Also, I feel like the title is a tad misleading. I thought music or singing was going to play a bigger role in the book, but it doesn’t. The music fan in me was disappointed by this.

I am still completely in love with the idea of this book and series, and I look forward to the next book in the Haunted Hearts Legacy to see if there has been any improvement in the development of the romantic thread.

Just for fun:

If you are into paranormal romances and Victorian era settings, than I highly recommend C.J. Archer’s Emily Chambers Spirit Medium series and The Freak House series. Both trilogies are to die for, but The Medium trilogy comes closest to TAoS. C.J. Archer does an amazing job of building up romantic tension between the human and ghost love interest, and is an absolute master of writing about the Victorian time period.

The Medium new cover

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Blog Tour Review + GIVEAWAY: Nevernight by Jay Kristoff

by Jay Kristoff
Published by Thomas Dunne Books Format: ARC
Source: Publisher
Add to your Goodreads TBR shelf.
Purchase Links: Amazon | B&N | iBooks
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The first in a new fantasy series from the New York Times bestselling author.

In a land where three suns almost never set, a fledgling killer joins a school of assassins, seeking vengeance against the powers who destroyed her family.

Daughter of an executed traitor, Mia Corvere is barely able to escape her father’s failed rebellion with her life. Alone and friendless, she hides in a city built from the bones of a dead god, hunted by the Senate and her father’s former comrades. But her gift for speaking with the shadows leads her to the door of a retired killer, and a future she never imagined.

Now, Mia is apprenticed to the deadliest flock of assassins in the entire Republic—the Red Church. If she bests her fellow students in contests of steel, poison and the subtle arts, she’ll be inducted among the Blades of the Lady of Blessed Murder, and one step closer to the vengeance she desires. But a killer is loose within the Church’s halls, the bloody secrets of Mia’s past return to haunt her, and a plot to bring down the entire congregation is unfolding in the shadows she so loves.

Will she even survive to initiation, let alone have her revenge?

NEVERNIGHT

Don’t forget to ENTER TO WIN an awesome prize at the end of this post!

Nevernight could be classified as a pop-up book because every character and detail leaps from the pages. This book has a PRESENCE albeit a sadistic one. I found myself compelled to finish Mia’s story in as few sittings as possible.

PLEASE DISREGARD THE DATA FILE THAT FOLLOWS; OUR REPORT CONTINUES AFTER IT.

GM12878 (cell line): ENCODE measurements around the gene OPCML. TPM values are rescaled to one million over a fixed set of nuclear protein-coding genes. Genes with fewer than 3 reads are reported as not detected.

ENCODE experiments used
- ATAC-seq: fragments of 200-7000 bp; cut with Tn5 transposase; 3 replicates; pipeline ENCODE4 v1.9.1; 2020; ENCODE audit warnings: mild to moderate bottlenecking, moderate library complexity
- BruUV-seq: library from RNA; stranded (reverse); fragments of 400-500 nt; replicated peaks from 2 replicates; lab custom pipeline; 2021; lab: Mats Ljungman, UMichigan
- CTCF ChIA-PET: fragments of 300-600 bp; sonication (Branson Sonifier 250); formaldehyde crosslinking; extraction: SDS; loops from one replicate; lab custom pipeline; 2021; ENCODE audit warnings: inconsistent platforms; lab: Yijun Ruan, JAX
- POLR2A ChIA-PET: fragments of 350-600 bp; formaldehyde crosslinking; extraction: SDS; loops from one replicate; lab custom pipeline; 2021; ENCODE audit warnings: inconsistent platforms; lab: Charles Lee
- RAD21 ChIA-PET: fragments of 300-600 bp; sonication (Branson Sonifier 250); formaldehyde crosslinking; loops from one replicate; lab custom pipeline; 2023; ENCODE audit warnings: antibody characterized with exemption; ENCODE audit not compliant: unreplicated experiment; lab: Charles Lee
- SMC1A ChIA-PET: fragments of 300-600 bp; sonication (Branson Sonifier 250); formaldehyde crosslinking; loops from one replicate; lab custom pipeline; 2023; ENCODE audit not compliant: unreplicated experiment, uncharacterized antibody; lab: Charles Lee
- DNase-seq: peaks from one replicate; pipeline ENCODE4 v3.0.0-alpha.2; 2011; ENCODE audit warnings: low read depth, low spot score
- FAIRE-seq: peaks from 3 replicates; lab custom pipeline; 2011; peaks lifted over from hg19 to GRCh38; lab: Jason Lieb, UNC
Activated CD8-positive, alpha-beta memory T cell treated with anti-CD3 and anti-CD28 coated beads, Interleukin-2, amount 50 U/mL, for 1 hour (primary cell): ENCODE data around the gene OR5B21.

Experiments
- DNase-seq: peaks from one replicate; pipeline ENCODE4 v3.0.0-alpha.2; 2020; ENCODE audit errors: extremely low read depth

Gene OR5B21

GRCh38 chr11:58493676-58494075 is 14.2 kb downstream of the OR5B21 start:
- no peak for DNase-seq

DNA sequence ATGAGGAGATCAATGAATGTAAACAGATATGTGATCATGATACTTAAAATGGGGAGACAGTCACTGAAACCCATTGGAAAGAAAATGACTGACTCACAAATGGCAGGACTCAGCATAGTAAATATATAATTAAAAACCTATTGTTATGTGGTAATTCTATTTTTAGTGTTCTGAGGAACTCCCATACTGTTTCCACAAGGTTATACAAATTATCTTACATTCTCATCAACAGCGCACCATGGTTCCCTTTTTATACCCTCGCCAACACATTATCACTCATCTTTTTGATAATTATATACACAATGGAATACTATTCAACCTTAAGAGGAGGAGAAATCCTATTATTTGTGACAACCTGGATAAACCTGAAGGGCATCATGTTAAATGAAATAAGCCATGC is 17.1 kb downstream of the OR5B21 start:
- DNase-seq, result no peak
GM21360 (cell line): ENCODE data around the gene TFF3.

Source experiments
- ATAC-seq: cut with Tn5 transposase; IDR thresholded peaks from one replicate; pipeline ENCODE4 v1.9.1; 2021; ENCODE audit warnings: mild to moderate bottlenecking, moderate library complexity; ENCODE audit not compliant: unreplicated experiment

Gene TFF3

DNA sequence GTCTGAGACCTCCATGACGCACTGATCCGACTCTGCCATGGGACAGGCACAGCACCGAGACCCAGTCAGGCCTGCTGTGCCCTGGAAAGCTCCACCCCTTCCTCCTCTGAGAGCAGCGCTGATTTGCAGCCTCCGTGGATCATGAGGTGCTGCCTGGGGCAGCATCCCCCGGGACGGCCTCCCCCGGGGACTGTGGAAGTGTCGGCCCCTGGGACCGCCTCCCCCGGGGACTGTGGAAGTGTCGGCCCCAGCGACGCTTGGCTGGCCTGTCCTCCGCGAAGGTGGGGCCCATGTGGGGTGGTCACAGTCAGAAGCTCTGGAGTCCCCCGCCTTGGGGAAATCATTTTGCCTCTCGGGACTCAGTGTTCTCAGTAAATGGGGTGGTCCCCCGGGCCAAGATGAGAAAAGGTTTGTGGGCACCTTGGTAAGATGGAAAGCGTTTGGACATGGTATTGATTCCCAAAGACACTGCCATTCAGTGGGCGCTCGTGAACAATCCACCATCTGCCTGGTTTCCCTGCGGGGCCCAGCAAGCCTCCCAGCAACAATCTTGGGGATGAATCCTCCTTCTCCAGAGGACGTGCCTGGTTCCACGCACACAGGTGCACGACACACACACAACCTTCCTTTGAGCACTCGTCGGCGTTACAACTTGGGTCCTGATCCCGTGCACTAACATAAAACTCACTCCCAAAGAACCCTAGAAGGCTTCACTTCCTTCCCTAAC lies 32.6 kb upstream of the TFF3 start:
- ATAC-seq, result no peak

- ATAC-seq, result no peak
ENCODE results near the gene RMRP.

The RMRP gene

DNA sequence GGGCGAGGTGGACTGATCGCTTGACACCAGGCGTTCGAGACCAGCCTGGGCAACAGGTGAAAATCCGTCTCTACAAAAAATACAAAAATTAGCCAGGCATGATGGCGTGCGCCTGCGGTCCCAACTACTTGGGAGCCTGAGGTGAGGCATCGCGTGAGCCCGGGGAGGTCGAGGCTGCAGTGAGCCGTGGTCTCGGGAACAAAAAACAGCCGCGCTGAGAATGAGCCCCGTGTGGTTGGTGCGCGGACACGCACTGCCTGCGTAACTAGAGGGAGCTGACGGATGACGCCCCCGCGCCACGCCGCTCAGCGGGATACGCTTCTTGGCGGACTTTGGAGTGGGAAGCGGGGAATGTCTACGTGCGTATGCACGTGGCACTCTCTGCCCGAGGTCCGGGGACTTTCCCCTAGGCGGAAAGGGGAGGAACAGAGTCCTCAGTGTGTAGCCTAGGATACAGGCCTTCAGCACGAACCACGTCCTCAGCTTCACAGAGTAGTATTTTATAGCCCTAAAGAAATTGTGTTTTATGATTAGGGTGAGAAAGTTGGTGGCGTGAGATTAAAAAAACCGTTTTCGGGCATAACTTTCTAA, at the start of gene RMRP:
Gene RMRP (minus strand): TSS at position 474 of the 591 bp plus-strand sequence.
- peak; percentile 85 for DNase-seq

When I first read Ann Rice’s Lasher series at the tender age of ADULT, I would hide the books in my dresser drawer at night when I went to bed. I thought the books were way evil and would possess me or my house, LOLOLOLOLOL.

Now, at the tender age of  ‘been-adulting-it-for-a-while’ , I will admit to you that Jay Kristoff’s Nevernight made me do the same thing. This book is MESSED UP…..in all the right ways. It is delightfully eeeeeeval in a STAB STAB way, not paranormal way. I have to admit, while reading Nevernight, I felt like I needed to reach out to Mr. Kristoff and offer him one of my psychoanalysis sessions, but I digress.

Sex. Violence. Assassin’s Creed. Blood. Guts. Star Wars. Opera. Harry Potter. The Godfather. All of these things came to mind while reading this brick-thick book full of delightful footnotes. (How could you not read a book that brings all the aforementioned to mind!?) As a historian-in-training, I enjoyed the footnote aspect. THAT’S WHERE THE TREASURES ARE. Take my advice and DO NOT SKIP THE FOOTNOTES. They added another fun dimension to the storyworld. And seriously, the landscaping for Nevernight was fantastic. The world building is so vivid and complete and original.

Stylistically, the novel is crass, hardcore, and abrasive. There were definitely moments where I asked myself, “Did he really just write that?!”.  There were also moments where I felt like the storyworld dimensions of Sin City and The Borgias had burst open and spilled into each other, making for a really interesting reading experience.